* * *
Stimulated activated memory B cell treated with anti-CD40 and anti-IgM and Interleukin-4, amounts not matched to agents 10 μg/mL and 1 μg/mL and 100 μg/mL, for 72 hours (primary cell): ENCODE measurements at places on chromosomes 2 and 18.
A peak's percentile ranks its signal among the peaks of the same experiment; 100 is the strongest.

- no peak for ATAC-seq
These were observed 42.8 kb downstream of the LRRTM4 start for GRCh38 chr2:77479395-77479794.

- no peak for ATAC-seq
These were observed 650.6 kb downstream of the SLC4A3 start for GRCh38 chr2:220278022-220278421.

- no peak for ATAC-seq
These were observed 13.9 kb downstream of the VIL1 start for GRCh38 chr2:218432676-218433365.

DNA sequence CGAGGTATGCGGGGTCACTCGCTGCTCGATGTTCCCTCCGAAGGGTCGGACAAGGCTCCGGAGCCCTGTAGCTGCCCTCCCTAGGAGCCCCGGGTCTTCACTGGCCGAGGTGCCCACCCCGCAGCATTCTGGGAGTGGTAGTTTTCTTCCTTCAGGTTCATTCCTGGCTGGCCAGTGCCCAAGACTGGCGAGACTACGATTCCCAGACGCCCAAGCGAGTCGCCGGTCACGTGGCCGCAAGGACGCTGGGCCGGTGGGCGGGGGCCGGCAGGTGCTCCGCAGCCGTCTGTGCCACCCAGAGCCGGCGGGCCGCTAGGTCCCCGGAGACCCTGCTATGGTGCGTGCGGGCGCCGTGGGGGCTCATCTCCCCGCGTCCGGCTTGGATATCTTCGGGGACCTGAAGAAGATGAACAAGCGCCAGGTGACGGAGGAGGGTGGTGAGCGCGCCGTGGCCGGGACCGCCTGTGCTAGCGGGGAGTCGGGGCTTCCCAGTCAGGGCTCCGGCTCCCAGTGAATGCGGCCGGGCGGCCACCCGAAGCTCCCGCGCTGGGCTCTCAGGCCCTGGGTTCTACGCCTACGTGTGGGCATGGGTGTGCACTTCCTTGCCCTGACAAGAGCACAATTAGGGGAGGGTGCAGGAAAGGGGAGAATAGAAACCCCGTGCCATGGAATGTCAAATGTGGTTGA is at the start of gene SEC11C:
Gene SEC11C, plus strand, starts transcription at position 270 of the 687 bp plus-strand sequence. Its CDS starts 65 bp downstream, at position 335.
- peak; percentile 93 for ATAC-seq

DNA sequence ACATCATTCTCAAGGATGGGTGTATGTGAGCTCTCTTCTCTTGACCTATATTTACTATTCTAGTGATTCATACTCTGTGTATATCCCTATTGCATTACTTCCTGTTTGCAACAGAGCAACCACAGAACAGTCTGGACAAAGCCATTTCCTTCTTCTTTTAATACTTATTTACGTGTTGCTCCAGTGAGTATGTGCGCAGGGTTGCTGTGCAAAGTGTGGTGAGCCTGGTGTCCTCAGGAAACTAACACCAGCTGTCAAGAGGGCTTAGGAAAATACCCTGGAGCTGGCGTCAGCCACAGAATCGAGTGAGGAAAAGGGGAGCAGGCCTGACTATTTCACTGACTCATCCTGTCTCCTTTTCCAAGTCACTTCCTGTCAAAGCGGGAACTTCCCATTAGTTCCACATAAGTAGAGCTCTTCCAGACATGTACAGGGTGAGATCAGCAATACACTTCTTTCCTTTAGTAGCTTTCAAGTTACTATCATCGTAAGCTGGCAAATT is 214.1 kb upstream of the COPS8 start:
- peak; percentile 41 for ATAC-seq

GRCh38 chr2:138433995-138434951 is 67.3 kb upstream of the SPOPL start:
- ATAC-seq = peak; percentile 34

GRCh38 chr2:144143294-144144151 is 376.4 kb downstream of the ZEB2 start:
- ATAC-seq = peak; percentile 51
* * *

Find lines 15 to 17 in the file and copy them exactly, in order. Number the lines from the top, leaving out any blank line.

- ATAC-seq = peak; percentile 34

GRCh38 chr2:144143294-144144151 is 376.4 kb downstream of the ZEB2 start:
- ATAC-seq = peak; percentile 51